The company will also stop A340-600 services. Four A330-300 aircrafts will also be decommissioned. By July, Thai Airways hopes to sell 22 of its aircrafts.
The stoppage of services and decommissioning of planes comes amidst a series of losses for the company. The Thai carrier has approximately $5.9bn in debts (the highest in the region) and has seen 7 straight months of losses.
The company’s restructuring is being overseen by Thai Airways president Charumporn Jotikasthira. Charumporn is expected to cut capacity by 20%, sell non-core assets and reduce the fleet size from 101 to 77 aircraft by the end of 2015. As part of the downsizing, the company will be phasing out A340s and 747s. Plans to close routes to Moscow, Johannesburg and Madrid have also been announced.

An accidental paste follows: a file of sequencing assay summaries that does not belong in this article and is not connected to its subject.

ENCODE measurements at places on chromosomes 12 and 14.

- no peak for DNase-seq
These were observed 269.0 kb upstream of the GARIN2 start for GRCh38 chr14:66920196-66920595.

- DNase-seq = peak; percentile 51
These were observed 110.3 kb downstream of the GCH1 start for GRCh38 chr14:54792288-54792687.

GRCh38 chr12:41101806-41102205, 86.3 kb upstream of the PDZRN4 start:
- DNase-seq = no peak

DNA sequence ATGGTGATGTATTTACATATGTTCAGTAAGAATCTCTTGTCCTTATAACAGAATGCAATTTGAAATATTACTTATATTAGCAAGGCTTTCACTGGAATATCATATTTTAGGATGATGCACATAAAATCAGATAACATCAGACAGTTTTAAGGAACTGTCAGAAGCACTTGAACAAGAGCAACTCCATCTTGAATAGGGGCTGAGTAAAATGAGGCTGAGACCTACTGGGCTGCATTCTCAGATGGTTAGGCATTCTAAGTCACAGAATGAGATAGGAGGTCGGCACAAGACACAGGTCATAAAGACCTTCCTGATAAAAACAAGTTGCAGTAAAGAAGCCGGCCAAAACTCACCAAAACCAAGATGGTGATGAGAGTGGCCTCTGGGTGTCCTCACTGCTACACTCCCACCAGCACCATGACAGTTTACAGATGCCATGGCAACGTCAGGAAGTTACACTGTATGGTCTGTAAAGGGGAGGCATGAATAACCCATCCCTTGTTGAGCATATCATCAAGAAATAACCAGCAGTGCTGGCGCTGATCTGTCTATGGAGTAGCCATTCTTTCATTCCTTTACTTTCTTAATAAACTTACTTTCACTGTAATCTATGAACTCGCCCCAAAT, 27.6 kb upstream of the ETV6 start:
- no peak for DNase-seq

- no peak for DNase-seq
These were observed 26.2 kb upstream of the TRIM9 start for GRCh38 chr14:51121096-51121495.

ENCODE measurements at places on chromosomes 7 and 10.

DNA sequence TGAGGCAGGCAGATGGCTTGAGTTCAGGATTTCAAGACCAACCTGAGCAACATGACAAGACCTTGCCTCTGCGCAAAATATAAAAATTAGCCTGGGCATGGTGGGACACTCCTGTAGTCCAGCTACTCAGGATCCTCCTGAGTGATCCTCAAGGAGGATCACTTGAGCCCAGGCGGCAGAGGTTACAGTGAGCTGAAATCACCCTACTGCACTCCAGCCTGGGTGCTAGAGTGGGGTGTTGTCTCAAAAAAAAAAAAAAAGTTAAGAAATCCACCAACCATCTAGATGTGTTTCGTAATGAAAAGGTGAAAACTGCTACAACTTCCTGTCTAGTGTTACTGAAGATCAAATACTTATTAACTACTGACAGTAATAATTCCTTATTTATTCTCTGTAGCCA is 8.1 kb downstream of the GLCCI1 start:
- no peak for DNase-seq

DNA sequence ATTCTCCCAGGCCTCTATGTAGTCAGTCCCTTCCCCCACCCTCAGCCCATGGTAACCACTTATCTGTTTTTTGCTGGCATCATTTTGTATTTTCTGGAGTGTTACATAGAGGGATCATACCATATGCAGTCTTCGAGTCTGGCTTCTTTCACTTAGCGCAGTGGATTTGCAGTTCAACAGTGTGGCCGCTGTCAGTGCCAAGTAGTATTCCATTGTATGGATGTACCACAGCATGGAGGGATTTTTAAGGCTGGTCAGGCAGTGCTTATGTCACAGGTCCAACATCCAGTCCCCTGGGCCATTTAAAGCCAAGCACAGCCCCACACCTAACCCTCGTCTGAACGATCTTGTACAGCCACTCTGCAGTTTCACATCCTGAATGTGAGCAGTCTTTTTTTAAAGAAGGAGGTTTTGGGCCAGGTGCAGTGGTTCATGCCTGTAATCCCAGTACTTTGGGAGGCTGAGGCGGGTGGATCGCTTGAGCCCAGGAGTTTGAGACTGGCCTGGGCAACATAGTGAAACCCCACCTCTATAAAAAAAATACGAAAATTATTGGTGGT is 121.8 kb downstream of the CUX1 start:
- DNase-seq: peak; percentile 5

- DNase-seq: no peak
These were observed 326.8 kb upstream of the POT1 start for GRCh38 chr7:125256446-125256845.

Thai Airways was once a leader in the cargo market, but the company has stopped and started its freight services multiple times in recent years. The carrier was the first to use a 777F in hopes of returning to freighters. But its losses are partly due to the fact that air freight exports have declined. BFS (Bangkok Flight Services) stated that exports were down 4% in February year-over-year.
The decision to stop cargo services gives other competitors, like Hong Kong’s Cathay Pacific, an advantage. Cathay Pacific is investing heavily in cargo despite Thai Airways and IAG stopping their services. Other airlines, like AF-KLM and Singapore Airlines, have decided not to re-invest.
While Thai Airways has seen consecutive losses, Cathay Pacific has seen an increased profit of 20%. Cargo revenues were up in the middle of 2014, which provided the company with a strong fourth quarter.